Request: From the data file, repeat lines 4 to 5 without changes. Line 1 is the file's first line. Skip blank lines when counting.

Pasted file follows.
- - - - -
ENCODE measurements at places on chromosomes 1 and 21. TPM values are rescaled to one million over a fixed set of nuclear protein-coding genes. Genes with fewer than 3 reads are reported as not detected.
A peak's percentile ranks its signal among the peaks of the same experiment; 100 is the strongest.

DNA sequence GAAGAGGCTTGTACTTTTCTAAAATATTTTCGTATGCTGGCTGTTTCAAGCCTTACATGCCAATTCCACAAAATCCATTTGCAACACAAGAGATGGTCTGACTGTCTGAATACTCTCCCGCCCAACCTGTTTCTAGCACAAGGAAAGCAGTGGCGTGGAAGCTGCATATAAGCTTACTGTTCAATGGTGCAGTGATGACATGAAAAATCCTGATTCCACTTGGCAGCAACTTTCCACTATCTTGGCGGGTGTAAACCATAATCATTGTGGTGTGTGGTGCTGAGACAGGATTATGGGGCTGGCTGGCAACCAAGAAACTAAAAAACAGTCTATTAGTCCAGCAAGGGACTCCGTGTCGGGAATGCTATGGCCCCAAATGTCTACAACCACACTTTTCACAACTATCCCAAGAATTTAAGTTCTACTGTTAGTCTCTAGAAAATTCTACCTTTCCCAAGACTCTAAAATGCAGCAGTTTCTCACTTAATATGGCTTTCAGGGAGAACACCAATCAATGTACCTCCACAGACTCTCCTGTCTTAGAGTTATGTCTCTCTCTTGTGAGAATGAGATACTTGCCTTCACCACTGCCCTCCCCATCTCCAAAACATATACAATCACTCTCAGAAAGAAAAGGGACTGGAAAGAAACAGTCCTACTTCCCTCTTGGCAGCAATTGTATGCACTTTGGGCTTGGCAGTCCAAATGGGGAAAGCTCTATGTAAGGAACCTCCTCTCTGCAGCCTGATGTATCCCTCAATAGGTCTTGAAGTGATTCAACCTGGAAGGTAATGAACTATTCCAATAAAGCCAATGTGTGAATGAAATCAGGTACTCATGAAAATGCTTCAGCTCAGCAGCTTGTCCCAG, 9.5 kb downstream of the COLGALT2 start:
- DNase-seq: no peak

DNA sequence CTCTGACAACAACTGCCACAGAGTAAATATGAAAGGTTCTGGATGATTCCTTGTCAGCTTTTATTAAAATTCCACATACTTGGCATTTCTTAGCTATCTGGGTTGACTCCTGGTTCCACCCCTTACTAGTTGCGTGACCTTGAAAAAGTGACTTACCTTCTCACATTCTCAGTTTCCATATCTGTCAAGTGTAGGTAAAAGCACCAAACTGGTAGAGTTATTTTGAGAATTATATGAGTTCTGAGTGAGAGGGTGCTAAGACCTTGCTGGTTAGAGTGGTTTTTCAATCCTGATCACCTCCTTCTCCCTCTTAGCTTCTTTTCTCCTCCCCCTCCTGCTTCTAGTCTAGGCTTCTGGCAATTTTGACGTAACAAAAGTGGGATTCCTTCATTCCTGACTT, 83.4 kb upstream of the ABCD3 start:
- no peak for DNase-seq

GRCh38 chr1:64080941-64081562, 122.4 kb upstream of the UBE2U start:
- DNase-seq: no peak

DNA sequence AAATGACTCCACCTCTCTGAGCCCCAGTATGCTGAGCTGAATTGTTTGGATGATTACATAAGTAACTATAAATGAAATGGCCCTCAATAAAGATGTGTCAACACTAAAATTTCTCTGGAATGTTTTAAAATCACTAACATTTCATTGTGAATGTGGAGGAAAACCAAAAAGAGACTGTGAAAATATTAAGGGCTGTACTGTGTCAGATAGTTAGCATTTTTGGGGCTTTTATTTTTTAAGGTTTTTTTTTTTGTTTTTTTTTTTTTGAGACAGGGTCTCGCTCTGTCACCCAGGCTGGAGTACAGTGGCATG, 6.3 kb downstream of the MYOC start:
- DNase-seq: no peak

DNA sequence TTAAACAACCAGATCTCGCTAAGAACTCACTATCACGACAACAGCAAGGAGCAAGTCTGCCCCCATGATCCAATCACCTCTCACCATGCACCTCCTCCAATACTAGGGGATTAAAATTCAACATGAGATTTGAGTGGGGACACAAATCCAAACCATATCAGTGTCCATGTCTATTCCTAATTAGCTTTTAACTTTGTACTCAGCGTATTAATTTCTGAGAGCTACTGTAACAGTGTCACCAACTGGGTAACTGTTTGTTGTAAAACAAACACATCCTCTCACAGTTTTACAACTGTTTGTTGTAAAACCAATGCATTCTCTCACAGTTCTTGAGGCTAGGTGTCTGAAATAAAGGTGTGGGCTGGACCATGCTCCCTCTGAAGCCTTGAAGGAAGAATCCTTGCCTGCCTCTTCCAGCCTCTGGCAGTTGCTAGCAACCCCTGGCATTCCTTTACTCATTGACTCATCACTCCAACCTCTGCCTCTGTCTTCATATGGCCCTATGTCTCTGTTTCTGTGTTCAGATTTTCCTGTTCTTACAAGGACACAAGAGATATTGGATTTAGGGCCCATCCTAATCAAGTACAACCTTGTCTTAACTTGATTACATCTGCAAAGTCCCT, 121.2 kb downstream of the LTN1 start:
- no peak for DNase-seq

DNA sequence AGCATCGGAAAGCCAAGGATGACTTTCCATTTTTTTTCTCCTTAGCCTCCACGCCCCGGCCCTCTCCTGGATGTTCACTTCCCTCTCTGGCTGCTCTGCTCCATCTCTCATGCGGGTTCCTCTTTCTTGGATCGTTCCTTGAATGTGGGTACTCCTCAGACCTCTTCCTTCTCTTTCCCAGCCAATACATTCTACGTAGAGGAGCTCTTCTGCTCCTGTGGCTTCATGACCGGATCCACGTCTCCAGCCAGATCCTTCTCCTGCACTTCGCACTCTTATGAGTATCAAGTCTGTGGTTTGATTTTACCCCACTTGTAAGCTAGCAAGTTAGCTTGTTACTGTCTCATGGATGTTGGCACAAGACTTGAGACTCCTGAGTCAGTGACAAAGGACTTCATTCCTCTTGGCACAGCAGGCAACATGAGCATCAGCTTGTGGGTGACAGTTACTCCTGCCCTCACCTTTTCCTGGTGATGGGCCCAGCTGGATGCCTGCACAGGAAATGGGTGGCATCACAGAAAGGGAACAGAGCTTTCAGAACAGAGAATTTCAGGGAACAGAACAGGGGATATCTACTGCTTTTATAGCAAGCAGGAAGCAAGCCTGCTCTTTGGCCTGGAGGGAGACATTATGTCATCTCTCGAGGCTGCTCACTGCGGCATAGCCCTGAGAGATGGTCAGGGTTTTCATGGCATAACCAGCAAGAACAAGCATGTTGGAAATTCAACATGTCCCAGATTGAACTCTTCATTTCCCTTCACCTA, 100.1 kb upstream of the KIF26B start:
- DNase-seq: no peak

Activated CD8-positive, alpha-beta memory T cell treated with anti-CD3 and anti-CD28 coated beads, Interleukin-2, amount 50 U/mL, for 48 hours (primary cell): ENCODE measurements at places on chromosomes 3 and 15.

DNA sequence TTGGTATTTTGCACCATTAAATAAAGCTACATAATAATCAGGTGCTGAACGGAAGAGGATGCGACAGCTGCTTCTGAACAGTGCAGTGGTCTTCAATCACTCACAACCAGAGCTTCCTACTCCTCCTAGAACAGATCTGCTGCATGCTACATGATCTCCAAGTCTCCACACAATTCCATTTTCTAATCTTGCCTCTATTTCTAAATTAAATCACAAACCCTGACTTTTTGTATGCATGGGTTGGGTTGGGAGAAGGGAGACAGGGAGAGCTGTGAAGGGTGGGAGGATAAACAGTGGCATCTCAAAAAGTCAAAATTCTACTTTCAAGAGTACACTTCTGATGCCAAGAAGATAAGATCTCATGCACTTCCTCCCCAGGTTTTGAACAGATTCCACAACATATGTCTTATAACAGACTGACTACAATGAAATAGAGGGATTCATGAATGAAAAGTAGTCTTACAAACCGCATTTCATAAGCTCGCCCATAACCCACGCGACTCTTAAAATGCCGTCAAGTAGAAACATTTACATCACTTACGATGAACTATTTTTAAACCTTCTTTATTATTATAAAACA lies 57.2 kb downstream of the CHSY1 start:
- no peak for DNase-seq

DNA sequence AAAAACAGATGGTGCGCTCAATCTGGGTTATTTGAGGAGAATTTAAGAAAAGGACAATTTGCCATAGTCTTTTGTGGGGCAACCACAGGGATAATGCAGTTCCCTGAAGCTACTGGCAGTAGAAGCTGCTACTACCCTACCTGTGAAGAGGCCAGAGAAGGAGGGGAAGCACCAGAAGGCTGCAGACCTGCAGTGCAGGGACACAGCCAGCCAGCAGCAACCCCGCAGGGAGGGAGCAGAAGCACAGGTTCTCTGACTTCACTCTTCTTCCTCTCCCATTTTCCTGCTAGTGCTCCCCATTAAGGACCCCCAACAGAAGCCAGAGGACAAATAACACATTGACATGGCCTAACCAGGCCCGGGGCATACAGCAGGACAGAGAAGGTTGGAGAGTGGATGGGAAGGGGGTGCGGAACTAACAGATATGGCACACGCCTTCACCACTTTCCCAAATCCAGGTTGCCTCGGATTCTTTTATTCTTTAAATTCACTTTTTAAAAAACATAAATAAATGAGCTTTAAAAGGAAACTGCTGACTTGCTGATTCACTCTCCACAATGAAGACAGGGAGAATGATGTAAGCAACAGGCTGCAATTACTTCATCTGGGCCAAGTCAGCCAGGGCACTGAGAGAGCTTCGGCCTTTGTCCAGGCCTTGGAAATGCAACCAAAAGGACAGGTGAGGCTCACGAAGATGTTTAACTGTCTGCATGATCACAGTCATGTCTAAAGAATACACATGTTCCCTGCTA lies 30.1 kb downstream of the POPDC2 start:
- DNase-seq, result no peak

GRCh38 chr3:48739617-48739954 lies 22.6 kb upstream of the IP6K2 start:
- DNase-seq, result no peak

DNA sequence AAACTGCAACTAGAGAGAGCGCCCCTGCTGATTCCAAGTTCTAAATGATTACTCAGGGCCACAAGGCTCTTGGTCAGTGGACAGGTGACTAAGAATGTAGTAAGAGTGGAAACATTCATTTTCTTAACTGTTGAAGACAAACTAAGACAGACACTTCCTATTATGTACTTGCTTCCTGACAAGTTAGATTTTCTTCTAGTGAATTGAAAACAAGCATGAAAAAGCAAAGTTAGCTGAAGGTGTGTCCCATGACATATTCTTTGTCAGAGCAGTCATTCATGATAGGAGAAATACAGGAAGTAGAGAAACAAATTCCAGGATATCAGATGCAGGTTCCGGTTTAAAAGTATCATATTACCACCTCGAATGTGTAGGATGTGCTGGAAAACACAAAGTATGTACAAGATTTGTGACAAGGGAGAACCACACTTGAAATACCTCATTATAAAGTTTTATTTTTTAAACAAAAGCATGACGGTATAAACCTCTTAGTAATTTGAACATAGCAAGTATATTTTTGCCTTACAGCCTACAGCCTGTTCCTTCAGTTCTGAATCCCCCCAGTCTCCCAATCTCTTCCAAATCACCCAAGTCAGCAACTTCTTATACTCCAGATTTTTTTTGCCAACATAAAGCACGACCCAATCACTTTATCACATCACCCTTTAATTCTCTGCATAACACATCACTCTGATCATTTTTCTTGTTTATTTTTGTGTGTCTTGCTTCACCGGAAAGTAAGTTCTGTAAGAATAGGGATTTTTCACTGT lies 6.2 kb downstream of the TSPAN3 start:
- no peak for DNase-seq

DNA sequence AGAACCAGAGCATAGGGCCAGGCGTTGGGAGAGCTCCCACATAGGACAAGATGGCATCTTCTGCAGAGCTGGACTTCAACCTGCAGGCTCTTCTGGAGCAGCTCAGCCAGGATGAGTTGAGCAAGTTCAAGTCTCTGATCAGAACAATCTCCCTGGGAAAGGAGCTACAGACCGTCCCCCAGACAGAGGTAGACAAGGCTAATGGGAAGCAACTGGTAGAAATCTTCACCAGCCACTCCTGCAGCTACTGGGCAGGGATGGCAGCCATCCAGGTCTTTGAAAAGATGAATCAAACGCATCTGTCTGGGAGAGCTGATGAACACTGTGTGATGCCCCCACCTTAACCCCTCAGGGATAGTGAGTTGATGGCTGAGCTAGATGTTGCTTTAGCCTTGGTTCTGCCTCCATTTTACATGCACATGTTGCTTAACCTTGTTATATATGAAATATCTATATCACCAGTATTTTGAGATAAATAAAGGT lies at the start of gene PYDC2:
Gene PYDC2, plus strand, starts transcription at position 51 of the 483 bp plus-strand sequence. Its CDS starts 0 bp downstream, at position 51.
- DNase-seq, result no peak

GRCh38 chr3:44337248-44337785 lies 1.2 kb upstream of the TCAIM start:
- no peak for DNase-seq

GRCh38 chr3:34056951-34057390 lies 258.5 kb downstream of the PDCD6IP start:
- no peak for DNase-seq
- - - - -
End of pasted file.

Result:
- DNase-seq: no peak

DNA sequence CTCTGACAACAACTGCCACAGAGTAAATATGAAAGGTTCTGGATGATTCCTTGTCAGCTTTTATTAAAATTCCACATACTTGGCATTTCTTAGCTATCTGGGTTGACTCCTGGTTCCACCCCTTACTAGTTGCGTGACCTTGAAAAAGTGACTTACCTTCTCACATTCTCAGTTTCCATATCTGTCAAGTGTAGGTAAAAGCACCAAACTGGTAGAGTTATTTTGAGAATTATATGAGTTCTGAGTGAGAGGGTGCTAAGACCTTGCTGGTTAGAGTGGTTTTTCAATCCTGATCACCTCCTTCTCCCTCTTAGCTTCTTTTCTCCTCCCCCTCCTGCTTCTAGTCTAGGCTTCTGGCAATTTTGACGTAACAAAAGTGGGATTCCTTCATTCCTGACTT, 83.4 kb upstream of the ABCD3 start: